7. For the icing, whisk the confectioners’ sugar, vanilla, corn syrup, and 2 tablespoons of water in a medium bowl. It should be quite thick. If it is much too thick, add 1/2 Tablespoon more water. If it is much too thin, add 2 more Tablespoons of confectioners’ sugar. If you drizzle a little of the icing with the whisk, the ribbon of icing will hold for a few seconds before melting back into the icing. That is when you know it’s the right consistency and is ready to use. If desired, add liquid or gel food coloring. You can pour some icing into different bowls if using multiple colors. If not decorating right away, cover the icing tightly and keep in the refrigerator for up to 2 days.
  8. Decorate the cooled cookies however you’d like. Squeeze bottles make decorating so easy. You may enjoy right away or you can wait 24 hours for the icing to set and harden– no need to cover the cookies as the icing sets. Once the icing has set, these cookies are great for gifting or for sending. I find they stay soft for about 5 days at room temperature and up to 10 days in the refrigerator.

Notes

  1. Freezing Instructions: Plain or decorated sugar cookies freeze well up to 3 months. Wait for the icing to set completely before layering between sheets of parchment paper in a freezer-friendly container. To thaw, thaw in the refrigerator or at room temperature. You can also freeze the cookie dough for up to 3 months before rolling it out. Prepare the dough through step 3, divide in half, flatten both halves into a disk as we do with pie crust, wrap each in plastic wrap, then freeze. To thaw, thaw the disks in the refrigerator, then bring to room temperature for about 1 hour. Roll out the dough as directed in step 4, then chill rolled out dough in the refrigerator for 45 minutes – 1 hour before cutting into shapes and baking.
  2. Egg: Room temperature egg is preferred to be easily dispersed in the cookie dough. Good rule of thumb: always use room temperature egg if recipe calls for butter at room temperature or melted.
  3. Corn Syrup: This is what gives the icing fabulous shine. You may leave it out if you aren’t concerned about shiny, glossy icing.
  4. Salt: I know salt isn’t a typical ingredient in cookie icing, but my taste testers and I preferred that little pinch of salt. I use about 1/8 teaspoon. OR you can add 1/4 teaspoon of salt to the dry ingredients in the cookie dough. I like it better used in the icing, though.
  5. Be sure to check out my top 5 cookie baking tips AND these are my 10 must-have cookie baking tools.

Keywords: christmas sugar cookies, cut out sugar cookies

How to Make Christmas Sugar Cookies

Start with room temperature butter. You should be able to press your finger into the stick of butter and make an indent easily, without your finger sliding anywhere. Firm, but not cold.

Room temperature butter

The cookie dough is relatively soft and thick. I compare the cookie dough to the consistency of play-doh. Before chilling the cookie dough, roll it out. Yes, roll the cookie dough out before chilling! With all of my recipe testing, I learned that this method is so much easier than chilling the cookie dough as a whole and then trying to roll out a cold chunk of dough.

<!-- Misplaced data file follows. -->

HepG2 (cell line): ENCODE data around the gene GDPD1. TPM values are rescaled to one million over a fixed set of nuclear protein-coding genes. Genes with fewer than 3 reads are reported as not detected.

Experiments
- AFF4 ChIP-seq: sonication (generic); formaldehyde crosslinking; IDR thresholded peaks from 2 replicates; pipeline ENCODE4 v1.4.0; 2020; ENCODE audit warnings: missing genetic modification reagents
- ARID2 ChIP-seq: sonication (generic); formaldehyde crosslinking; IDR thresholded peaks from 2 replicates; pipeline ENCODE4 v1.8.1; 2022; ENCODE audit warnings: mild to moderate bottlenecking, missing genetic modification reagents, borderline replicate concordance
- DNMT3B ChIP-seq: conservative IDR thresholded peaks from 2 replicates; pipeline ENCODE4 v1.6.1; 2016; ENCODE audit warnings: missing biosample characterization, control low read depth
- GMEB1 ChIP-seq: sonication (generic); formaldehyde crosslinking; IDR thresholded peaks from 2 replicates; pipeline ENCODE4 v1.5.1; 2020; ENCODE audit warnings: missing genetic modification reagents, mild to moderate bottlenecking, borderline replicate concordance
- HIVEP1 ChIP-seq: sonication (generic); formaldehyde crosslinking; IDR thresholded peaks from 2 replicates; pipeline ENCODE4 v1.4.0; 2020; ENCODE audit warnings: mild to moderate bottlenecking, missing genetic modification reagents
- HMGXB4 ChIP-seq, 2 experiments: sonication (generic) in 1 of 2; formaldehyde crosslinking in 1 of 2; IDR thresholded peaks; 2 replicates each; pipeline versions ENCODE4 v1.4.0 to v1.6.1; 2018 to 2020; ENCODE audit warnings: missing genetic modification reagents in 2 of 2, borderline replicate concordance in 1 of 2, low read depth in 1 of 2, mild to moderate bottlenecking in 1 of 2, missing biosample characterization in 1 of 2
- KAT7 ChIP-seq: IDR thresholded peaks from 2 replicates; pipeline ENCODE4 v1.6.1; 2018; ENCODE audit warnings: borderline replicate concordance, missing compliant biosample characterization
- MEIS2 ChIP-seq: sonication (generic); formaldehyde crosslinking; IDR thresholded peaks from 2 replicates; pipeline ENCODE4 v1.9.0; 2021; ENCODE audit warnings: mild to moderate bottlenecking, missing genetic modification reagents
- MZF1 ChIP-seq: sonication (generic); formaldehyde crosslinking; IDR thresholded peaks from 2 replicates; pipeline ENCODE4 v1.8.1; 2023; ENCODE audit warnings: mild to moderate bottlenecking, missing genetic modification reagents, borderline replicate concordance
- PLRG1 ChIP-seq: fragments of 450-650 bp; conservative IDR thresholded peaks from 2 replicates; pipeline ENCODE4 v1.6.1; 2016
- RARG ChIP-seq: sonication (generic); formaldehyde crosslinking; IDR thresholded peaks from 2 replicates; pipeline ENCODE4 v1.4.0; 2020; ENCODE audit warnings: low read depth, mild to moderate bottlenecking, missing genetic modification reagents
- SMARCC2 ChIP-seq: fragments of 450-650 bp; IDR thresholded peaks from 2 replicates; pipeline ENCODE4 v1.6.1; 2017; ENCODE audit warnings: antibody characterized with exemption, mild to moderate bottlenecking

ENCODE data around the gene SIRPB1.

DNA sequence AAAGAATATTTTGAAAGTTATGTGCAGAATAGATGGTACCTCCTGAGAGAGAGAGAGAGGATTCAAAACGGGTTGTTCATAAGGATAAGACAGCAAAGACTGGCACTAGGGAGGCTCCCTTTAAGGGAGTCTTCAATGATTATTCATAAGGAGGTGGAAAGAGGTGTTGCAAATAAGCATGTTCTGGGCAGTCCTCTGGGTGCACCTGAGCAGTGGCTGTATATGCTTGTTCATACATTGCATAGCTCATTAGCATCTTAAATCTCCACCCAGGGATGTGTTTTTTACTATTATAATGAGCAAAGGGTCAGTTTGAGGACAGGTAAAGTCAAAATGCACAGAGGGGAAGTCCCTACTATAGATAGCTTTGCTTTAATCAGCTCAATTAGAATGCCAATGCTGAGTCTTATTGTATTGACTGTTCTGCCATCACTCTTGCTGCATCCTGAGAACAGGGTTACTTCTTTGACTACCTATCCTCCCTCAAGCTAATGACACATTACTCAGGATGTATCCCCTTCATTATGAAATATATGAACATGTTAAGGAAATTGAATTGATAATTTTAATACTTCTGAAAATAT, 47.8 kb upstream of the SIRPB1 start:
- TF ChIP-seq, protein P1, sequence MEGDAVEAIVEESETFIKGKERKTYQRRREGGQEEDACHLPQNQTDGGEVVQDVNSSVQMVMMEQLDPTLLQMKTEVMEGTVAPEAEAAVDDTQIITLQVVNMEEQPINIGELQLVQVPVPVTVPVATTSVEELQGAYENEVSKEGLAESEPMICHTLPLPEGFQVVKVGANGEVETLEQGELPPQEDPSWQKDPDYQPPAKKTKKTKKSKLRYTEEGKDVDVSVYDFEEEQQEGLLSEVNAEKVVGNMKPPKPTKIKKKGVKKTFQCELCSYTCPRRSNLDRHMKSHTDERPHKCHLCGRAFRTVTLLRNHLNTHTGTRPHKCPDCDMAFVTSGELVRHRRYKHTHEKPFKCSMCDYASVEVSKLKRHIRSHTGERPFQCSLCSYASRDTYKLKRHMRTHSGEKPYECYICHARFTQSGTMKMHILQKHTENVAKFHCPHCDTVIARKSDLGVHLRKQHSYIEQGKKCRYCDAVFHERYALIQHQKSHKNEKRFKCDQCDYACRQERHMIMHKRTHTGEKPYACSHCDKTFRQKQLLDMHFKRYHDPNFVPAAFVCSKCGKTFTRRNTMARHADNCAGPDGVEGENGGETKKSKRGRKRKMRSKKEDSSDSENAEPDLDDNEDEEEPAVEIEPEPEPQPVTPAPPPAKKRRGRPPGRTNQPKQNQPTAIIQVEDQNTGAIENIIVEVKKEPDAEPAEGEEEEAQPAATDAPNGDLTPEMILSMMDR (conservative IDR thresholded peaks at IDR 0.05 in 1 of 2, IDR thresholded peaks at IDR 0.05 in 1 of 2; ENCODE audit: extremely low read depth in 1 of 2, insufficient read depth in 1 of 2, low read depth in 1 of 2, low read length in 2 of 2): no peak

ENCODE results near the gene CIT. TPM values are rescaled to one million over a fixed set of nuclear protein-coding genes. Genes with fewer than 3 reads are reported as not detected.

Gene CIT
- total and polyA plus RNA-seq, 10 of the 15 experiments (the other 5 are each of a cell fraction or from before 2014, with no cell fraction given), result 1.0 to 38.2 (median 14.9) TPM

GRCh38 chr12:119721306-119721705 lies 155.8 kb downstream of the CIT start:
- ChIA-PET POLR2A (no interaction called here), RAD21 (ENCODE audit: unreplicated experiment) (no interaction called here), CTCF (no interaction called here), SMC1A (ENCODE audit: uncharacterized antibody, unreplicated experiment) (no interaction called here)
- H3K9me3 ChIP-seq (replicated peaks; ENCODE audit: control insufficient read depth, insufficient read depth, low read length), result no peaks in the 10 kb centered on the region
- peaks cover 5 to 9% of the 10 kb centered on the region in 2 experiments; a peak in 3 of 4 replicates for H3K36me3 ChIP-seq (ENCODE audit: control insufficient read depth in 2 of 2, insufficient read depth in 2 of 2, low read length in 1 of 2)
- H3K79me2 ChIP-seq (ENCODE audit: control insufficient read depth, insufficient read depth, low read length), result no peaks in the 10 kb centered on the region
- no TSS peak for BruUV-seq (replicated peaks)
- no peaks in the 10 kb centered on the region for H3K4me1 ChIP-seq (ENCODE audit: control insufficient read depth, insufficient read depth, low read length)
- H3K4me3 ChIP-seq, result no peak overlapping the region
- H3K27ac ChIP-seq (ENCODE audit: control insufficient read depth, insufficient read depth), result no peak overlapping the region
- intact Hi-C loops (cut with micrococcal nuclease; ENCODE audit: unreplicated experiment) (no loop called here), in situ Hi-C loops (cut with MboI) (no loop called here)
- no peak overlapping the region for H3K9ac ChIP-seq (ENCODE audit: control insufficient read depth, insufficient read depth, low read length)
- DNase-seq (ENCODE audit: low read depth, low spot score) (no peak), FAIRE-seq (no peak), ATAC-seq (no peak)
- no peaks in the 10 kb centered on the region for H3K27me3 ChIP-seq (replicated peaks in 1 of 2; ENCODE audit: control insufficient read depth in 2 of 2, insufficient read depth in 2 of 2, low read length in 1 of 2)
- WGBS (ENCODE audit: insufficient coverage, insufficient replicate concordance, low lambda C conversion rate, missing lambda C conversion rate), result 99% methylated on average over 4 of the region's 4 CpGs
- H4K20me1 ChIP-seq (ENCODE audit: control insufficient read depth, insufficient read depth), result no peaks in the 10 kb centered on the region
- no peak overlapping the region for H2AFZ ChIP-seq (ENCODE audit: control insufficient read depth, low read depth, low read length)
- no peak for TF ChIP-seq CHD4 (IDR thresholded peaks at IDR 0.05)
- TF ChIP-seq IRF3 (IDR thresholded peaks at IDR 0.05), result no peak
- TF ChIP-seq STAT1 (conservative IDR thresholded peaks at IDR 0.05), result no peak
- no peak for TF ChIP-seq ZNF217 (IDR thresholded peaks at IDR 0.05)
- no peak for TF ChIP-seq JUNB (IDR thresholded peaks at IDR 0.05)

To make rolling easier, divide the sugar cookie dough in half– it’s easier to roll out smaller sections of dough. Roll out the dough to about 1/4 inch thickness on parchment paper or a silicone baking mat. Place on a baking sheet and chill in the refrigerator.

After chilling, cut into shapes with cookie cutters.

Holiday Cut-Out Sugar Cookies with Easy Royal Icing Recipe by sallysbakingaddiction.com

Bake until the edges are very lightly browned.

The BEST Holiday Cut Out Sugar Cookies Recipe

Whisk all of the icing ingredients together. If you drizzle a little icing off the whisk into the bowl, the ribbon of icing will hold for a few seconds before melting back into the icing. That’s when you know it’s the right consistency.

Easy Royal Icing

At this point, you can color the icing if desired or just begin decorating.

A squeeze bottle makes things easy. Have fun!

Holiday Cut-Out Sugar Cookies with Easy Royal Icing Recipe by sallysbakingaddiction.com

Some of the links above are affiliate links, which pay me a small commission for my referral at no extra cost to you! Thank you for supporting Sally’s Baking Addiction.

EASY holiday sugar cookies! This is my go-to recipe because it is so straight-foward and simple!
Holiday Cut-Out Sugar Cookies with Easy Royal Icing Recipe by sallysbakingaddiction.com

395 Comments

    1. The icing here is literally “the icing on the cake” for me as well. I have tried so many icing recipes that have fallen short. Never have added room temp. water before and I’m eager to give it a while. Haven’t done the whole corn syrup thing either. Stunning cookies Sally, what beautiful visual appeal. I find in my family that cutouts are the most requested dessert this time of year (and for me the hardest to make!!!) Can’t wait to make with my girls =)

  1. They are so perfect!!! Wow, so impressed! I really never do cutout cookies because they require rolling out dough AND icing them. Two things that I just, well, am not the most patient person for 🙂 I would gladly take a dozen off your hands though 🙂 Pinned! They’re the perfect kickoff to your cookie-palooza!

  2. Oh, yay! I loved your cookie-a-day run last year, and now it can become a holiday tradition! These are beautiful. I’m going to make a Chanukah version. My kids will love them!